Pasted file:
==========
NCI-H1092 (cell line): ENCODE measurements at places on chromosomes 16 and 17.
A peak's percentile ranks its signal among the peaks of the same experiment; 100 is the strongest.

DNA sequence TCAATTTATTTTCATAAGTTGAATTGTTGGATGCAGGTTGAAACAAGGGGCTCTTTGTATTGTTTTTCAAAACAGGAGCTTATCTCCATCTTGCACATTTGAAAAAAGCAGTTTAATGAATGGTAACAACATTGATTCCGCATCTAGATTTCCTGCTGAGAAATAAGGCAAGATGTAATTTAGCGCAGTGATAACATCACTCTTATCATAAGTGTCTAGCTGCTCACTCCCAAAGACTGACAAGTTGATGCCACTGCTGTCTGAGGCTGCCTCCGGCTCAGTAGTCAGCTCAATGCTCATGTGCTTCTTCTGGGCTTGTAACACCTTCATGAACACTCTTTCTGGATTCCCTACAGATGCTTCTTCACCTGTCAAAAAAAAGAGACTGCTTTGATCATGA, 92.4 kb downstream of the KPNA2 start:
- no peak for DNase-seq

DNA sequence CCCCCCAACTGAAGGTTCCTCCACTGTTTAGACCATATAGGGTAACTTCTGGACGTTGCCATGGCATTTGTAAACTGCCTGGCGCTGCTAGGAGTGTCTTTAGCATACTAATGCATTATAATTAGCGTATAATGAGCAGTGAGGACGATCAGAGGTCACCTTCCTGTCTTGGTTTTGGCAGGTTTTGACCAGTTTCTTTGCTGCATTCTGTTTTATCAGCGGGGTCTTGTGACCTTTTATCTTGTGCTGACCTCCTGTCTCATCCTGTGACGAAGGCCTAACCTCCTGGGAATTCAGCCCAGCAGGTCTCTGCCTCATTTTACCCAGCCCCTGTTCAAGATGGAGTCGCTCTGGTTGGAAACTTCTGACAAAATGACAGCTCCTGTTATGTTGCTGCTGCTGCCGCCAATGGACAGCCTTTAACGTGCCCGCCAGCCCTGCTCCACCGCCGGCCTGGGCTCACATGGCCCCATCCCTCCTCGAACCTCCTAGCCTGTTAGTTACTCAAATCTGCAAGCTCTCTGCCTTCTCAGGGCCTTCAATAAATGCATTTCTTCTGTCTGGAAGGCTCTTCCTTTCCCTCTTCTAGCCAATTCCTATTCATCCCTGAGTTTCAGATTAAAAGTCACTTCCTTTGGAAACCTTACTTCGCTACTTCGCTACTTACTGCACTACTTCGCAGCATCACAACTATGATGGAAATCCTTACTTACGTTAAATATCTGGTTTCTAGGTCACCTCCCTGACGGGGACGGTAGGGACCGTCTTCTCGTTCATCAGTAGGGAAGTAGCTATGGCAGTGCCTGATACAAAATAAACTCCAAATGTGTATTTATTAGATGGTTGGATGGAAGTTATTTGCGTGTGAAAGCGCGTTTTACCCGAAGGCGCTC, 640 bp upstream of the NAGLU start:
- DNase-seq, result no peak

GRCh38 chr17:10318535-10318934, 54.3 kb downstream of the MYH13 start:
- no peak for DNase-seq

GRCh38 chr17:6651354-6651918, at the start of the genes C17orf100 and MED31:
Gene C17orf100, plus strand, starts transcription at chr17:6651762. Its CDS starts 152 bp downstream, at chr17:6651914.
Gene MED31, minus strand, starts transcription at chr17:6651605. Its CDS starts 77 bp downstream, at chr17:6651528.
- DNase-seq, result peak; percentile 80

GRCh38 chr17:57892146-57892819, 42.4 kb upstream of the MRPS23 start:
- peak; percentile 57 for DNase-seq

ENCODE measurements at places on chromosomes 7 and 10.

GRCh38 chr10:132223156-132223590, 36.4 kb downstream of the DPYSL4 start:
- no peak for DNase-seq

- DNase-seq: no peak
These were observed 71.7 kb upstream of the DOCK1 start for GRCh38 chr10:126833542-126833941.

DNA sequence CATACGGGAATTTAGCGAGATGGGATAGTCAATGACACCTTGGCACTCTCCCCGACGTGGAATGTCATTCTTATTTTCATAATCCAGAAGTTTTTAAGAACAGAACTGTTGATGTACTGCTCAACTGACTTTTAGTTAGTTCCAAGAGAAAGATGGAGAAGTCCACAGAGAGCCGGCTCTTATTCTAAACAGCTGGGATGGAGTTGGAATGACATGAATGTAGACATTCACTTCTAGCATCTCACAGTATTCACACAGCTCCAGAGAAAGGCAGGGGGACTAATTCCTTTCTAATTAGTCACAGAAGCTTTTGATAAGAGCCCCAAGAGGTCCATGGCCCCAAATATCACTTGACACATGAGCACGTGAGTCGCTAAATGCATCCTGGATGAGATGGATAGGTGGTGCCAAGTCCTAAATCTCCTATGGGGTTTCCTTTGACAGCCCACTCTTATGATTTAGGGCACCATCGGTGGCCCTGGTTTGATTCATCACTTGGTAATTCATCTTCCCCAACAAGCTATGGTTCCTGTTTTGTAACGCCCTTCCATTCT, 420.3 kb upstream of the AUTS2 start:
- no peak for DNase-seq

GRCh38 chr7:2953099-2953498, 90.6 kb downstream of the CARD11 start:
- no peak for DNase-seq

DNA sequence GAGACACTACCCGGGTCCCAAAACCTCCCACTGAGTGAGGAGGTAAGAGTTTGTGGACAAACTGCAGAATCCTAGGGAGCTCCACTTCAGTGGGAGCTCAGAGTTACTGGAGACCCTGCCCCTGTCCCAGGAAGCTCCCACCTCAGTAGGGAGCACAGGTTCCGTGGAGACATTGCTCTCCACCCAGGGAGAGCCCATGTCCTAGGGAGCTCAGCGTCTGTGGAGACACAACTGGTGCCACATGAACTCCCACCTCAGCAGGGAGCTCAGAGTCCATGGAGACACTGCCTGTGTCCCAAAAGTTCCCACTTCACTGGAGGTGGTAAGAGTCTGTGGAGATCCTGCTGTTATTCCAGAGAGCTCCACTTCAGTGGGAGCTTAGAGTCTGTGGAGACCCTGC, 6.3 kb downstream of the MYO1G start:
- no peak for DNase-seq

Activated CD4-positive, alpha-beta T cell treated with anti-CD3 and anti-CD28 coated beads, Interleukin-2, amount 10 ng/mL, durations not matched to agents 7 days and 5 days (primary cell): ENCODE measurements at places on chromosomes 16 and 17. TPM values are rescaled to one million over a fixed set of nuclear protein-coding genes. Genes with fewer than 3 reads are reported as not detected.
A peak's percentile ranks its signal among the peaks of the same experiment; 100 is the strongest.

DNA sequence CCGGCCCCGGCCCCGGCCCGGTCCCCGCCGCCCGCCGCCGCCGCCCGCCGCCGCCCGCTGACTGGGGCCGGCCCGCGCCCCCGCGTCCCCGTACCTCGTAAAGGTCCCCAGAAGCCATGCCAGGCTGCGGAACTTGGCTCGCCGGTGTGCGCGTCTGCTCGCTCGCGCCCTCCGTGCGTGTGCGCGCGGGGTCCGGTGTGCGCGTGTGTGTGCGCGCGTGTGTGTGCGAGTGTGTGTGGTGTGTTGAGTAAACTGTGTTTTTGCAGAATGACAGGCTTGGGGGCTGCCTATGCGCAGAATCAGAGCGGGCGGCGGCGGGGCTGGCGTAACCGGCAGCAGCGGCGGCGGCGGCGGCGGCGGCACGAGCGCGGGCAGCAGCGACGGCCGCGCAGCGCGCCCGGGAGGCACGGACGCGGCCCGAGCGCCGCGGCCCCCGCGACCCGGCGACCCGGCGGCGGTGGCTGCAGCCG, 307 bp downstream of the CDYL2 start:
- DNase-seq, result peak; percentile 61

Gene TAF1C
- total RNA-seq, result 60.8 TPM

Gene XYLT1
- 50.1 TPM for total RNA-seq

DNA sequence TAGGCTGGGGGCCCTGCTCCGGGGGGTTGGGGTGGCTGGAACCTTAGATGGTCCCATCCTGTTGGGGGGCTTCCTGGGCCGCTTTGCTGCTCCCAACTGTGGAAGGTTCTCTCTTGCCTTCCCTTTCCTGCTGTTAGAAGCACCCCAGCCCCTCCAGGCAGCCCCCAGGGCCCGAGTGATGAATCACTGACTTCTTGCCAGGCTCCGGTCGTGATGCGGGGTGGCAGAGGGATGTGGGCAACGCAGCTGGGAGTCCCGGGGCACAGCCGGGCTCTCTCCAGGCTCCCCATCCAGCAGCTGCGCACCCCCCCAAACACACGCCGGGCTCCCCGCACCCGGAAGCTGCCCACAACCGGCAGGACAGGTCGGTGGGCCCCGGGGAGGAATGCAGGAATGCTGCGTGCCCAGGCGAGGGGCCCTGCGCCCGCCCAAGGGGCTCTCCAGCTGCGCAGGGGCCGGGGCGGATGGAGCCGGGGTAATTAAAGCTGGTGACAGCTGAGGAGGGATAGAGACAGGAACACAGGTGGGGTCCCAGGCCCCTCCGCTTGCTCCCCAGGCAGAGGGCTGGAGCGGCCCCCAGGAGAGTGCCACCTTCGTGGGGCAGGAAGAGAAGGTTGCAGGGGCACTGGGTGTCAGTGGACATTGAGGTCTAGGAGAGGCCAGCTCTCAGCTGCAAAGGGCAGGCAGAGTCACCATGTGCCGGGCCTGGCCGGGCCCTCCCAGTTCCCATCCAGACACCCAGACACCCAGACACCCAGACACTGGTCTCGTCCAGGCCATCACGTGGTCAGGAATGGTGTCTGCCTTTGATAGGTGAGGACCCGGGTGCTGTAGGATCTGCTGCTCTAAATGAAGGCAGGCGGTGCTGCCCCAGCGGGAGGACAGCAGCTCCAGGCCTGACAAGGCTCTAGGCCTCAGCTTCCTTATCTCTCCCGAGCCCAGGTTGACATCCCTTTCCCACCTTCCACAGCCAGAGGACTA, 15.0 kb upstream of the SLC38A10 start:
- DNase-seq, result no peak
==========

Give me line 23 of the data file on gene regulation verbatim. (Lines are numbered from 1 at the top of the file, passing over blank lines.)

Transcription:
- no peak for DNase-seq